Choosing the right co-founder is without a doubt one of the most important decisions you can make not only for your startup but also for your overall quality of life during your startup journey.
It’s not a surprise that people equate founding a startup together to getting married. In the early years of the venture, you are likely to spend more time together with your co-founder than with your actual spouse. And just as a lot of marriages end in divorce, interpersonal conflict between the early startup team is the second or third most common reason for startup failure.
If this is the case, why not realize your idea as a solo founder?
Even though finding the right co-founder is hard, making a startup work on your own is even harder. In fact, according to the startup investment fund First Round, co-founder teams outperform solo founders by a whopping 163%. Moreover, according to their data, the optimal number of co-founders is two. It’s not surprising that most investors are wary of ventures founded by solo entrepreneurs (according to First Round solo founders got on average 25% lower valuations) – the founder represents a single point of failure and increases the risk.
There are many reasons for this, but the three major ones are:
- The overwhelming workload required to make a new venture successful.
- The emotional support that a cofounder can provide – motivation and accountability to each other.
- The idea output is of higher quality thanks to having a unique point of view from a person just as invested in the project as you.
So, here are the two major rules you need to follow to find the right person for your venture:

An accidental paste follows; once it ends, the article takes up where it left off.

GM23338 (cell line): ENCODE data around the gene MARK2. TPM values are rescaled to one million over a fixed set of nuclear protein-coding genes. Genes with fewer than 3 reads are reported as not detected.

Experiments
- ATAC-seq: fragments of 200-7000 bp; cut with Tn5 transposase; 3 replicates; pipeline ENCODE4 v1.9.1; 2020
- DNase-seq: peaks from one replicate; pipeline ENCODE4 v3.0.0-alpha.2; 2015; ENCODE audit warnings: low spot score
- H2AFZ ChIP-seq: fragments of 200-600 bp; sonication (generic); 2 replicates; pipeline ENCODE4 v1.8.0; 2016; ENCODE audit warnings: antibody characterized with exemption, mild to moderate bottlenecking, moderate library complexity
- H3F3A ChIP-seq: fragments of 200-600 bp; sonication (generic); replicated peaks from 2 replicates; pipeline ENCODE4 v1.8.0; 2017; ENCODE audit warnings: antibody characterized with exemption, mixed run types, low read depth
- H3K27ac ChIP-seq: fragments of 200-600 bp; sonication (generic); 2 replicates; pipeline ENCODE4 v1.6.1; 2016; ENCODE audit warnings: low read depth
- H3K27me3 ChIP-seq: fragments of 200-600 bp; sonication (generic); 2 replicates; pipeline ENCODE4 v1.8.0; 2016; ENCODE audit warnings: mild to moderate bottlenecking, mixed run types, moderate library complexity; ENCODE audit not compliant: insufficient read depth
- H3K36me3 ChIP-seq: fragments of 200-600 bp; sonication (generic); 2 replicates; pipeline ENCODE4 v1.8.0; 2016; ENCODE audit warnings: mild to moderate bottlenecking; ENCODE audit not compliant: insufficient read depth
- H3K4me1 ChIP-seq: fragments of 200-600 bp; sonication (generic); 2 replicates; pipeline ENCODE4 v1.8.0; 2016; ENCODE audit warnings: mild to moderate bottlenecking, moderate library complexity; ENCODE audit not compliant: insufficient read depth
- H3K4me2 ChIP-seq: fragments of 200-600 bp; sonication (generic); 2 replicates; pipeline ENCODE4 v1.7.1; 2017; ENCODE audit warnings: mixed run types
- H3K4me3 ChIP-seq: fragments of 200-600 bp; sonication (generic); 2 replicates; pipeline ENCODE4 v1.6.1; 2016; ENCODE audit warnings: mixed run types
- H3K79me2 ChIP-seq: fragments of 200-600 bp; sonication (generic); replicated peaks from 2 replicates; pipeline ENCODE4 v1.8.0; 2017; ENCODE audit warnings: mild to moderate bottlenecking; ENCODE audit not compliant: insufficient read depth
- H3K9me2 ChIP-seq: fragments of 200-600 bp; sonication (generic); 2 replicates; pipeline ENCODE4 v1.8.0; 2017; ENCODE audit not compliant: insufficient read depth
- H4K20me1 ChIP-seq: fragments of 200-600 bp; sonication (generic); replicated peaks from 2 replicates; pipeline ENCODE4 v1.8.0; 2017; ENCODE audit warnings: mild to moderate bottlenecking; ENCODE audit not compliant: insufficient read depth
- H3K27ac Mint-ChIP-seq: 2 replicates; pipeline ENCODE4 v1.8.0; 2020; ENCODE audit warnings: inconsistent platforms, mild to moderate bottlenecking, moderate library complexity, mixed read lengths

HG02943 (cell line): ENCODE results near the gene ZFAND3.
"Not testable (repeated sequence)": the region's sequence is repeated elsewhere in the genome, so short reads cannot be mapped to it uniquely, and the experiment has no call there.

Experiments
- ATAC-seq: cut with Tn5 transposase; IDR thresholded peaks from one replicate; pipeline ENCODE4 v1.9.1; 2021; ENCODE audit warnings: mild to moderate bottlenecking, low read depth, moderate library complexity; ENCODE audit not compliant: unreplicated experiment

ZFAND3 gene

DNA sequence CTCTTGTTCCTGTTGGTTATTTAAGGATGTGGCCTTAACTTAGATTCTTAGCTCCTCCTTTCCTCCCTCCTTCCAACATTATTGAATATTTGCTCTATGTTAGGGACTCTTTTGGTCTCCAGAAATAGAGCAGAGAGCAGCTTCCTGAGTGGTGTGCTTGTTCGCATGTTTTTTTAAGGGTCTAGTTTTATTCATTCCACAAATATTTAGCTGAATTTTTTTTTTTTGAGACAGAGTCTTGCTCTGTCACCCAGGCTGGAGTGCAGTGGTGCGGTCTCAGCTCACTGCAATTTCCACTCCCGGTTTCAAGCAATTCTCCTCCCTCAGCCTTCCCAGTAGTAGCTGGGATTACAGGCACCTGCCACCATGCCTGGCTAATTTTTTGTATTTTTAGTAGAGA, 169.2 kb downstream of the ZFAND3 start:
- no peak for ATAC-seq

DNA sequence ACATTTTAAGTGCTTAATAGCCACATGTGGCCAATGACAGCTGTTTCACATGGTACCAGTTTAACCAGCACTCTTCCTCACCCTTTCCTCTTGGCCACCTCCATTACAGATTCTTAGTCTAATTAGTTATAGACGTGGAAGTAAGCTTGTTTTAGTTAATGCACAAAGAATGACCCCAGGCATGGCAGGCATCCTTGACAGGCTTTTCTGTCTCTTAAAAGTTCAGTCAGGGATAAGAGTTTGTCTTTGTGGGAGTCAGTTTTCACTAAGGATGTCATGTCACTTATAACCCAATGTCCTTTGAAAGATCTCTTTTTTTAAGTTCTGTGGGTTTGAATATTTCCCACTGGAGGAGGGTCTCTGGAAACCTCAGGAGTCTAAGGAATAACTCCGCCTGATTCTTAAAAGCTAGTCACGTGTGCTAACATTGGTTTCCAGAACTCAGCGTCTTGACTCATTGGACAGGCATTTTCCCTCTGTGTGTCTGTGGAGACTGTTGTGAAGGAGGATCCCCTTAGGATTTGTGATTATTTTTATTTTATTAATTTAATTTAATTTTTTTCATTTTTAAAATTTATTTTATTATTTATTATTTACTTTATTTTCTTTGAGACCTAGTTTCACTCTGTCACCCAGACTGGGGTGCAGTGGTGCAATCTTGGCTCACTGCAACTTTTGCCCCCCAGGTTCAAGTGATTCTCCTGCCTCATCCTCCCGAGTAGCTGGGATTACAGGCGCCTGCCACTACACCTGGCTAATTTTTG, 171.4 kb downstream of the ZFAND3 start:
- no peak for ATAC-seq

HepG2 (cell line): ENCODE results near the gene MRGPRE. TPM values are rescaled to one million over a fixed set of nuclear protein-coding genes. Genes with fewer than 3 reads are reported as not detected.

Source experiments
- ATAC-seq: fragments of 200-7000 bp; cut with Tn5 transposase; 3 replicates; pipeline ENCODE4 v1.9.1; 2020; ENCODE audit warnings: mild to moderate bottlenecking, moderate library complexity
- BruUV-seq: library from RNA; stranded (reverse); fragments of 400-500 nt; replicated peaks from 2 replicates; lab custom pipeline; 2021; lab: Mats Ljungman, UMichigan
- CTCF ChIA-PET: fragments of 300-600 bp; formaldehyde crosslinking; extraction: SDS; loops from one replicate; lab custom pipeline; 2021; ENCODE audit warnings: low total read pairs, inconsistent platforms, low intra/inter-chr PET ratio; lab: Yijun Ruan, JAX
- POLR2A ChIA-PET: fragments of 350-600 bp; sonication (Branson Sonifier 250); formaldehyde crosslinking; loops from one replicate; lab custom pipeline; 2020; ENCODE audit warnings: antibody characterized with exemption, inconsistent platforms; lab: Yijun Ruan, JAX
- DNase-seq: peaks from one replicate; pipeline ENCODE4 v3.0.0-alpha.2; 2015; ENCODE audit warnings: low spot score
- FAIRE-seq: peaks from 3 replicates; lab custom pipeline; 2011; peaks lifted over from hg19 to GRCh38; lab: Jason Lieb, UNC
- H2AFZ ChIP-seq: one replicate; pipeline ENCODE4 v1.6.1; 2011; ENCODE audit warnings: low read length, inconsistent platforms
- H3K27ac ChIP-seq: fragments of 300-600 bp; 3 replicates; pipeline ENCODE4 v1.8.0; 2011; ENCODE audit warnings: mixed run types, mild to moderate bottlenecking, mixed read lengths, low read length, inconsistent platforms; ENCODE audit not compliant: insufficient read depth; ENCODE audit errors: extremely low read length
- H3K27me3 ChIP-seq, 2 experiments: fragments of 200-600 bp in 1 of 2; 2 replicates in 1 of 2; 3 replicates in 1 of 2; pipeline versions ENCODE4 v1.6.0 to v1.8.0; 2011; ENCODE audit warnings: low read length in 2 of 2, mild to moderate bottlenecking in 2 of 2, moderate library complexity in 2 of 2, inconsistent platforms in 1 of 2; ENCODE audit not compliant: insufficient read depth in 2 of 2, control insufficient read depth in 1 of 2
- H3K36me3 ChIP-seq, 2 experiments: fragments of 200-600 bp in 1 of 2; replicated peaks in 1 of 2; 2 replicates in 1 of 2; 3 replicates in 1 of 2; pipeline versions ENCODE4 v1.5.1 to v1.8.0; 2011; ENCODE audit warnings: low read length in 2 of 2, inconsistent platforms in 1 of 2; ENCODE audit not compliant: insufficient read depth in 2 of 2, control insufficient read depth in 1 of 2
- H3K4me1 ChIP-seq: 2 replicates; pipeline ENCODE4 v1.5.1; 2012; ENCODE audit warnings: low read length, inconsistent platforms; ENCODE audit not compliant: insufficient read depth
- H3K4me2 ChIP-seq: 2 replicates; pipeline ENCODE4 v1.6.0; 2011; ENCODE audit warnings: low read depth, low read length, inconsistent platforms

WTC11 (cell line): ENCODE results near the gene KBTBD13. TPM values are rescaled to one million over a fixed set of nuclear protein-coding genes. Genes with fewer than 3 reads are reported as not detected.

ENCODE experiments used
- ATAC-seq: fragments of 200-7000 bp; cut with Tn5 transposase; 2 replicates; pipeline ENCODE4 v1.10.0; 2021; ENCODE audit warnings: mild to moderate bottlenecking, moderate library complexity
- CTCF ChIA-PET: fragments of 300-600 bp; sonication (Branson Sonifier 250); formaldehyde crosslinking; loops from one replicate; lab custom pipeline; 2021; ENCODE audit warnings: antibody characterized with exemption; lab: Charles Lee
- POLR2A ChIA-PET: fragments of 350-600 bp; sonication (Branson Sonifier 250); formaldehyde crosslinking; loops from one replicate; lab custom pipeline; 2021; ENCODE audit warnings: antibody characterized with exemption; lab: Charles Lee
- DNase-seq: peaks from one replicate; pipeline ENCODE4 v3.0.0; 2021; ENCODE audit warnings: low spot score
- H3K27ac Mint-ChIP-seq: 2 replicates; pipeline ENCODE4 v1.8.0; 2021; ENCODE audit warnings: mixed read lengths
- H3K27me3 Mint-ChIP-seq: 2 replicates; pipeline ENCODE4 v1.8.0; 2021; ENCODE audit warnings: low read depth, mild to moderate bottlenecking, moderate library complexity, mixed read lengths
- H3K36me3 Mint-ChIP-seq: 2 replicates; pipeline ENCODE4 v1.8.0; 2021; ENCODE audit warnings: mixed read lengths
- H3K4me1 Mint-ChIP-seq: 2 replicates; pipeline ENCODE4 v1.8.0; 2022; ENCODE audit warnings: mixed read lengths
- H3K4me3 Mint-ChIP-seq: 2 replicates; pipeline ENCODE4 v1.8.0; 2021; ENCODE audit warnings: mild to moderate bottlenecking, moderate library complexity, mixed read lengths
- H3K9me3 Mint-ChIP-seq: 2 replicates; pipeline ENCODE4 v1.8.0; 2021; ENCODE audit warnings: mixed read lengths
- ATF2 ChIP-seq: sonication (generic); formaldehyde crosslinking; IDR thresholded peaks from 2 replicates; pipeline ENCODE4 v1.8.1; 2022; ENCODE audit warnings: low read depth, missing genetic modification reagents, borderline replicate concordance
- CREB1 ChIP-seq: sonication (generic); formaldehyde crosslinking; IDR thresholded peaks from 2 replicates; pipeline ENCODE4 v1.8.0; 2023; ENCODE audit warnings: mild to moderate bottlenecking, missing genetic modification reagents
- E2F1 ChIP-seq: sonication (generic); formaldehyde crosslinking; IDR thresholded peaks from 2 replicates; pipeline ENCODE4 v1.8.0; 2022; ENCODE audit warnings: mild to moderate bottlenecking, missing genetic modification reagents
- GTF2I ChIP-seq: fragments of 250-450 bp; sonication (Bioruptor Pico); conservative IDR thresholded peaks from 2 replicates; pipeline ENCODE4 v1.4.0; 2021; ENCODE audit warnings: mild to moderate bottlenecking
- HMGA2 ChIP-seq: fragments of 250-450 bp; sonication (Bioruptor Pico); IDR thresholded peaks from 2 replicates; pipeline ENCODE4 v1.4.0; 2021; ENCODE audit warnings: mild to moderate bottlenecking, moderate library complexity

1. Make Sure That Your Expectations And Values Are Aligned
Ideally, you want to found your startup with a person with whom you already have a relationship. Ex colleagues are ideal because you have experience working together, but e.g. college friends with complementary skills could also work very well.
If you don’t have people in your network who’d like to embark on a startup journey with you, then you should try to let everyone in your network know what kind of person you’re looking for so that you’ll increase the chances of getting a referral. If somebody you trust and respect can vouch for a person, you will reduce the risk of finding someone incompatible a great deal.
If this doesn’t work out, then your best bet is to start work on your idea on your own, to be active in your local startup community, and to keep your eyes wide open for people that could be a good fit. Co-founders joining you at a later stage is definitely possible.
Once you’ve found a candidate, you need to make sure to get to know each other as fast as possible. Spend a lot of time together and discuss deeply your vision of the future and your expectations from the venture.
You shouldn’t talk only about the idea, but also about your values – do you expect to work on the startup 24/7, or are you aiming for a work-life balance? Do you want to go for a high-rise rapid growth path, or do you prefer slower but more sustainable growth?
Such questions need to be clarified as quickly as possible because if they come up late and the two of you have a different opinion, this could grow into a major problem.
2. Make Sure Your Skills Complement Each Other
The cliche is that each tech startup needs at least a hacker and a hustler. Whether you are looking for a co-founder or an employee, it’s key to search for one of the two if you are the other.
If you are a technical co-founding team, make sure you realize at least one of you will have to sell your product and idea in order to have a chance of success. One of you needs to get comfortable to constantly communicate with all your stakeholders, and you shouldn’t be afraid to ask for outside help (or to hire help if you can afford it).
If you are a marketing team, make sure to attract high-quality technical talent to your venture whenever you can afford to – as consultants or as employees. No-code tools make it possible to put together an MVP, but you shouldn’t delay involving technical people too much.
In summary, building a startup with a co-founder is not a deal breaker but can make a significant difference in your venture and life. Look for someone who complements your skills and aligns with your values and long-term expectations.